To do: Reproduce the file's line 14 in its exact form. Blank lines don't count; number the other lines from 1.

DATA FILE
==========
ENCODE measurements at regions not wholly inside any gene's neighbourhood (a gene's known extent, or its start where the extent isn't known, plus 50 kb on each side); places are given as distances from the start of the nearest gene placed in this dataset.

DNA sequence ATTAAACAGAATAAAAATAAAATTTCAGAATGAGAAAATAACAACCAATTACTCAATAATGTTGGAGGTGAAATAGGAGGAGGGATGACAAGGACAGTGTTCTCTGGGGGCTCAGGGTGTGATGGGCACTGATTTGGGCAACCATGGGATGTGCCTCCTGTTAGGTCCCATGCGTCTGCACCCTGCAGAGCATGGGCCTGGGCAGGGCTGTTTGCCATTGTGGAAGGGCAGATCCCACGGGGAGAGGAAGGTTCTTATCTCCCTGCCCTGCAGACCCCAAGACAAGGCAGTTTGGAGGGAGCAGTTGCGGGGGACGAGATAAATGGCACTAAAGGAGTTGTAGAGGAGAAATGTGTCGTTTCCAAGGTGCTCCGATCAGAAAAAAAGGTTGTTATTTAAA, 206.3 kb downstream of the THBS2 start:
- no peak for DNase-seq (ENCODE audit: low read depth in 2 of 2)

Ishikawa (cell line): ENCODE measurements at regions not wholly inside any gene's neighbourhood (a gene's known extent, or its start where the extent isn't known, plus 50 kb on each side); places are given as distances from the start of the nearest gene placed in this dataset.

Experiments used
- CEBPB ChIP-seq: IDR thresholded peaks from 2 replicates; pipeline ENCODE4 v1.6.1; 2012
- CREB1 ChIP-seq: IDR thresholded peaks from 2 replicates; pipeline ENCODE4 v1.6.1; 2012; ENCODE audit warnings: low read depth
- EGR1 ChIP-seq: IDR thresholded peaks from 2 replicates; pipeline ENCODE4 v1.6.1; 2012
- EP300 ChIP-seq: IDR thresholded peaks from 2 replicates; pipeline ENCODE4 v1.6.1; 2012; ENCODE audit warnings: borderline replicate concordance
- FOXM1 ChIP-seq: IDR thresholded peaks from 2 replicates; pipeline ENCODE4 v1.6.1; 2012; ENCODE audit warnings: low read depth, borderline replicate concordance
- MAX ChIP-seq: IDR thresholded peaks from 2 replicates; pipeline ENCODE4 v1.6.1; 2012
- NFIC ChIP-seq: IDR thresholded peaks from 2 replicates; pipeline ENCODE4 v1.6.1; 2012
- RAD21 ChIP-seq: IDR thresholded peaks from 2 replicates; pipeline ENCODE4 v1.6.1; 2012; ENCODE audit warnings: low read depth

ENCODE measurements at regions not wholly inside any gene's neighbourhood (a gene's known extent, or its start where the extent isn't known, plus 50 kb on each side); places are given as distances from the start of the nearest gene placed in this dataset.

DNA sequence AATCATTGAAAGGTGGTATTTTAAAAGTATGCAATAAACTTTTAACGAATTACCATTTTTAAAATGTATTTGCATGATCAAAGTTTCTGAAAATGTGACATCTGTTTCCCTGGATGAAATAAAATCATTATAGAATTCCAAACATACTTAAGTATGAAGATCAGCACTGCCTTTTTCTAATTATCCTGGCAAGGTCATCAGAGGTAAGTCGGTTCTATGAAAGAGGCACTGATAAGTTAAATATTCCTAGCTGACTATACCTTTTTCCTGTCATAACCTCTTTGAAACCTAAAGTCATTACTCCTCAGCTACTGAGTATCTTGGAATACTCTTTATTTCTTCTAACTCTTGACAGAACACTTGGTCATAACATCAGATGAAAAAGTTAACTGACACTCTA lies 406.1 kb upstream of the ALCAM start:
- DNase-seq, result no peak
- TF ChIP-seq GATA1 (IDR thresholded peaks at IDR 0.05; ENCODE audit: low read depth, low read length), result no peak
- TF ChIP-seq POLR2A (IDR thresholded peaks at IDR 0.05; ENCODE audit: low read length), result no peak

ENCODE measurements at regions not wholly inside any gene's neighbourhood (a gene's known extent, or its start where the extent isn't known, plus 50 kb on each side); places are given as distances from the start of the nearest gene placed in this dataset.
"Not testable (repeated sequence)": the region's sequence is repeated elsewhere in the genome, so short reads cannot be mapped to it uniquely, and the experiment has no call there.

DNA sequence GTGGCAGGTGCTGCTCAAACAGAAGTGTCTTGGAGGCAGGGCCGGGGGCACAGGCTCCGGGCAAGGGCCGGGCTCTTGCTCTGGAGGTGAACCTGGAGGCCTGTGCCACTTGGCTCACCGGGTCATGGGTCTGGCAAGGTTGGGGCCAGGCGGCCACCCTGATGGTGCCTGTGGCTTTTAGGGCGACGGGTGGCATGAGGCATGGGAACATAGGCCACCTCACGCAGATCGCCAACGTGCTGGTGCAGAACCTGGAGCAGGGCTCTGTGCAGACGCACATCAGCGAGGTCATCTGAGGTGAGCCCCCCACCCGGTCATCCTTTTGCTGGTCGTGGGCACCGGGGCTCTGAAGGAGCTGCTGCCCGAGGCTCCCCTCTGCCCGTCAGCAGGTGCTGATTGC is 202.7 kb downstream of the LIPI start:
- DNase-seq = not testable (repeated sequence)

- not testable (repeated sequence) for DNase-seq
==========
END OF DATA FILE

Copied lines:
ENCODE measurements at regions not wholly inside any gene's neighbourhood (a gene's known extent, or its start where the extent isn't known, plus 50 kb on each side); places are given as distances from the start of the nearest gene placed in this dataset.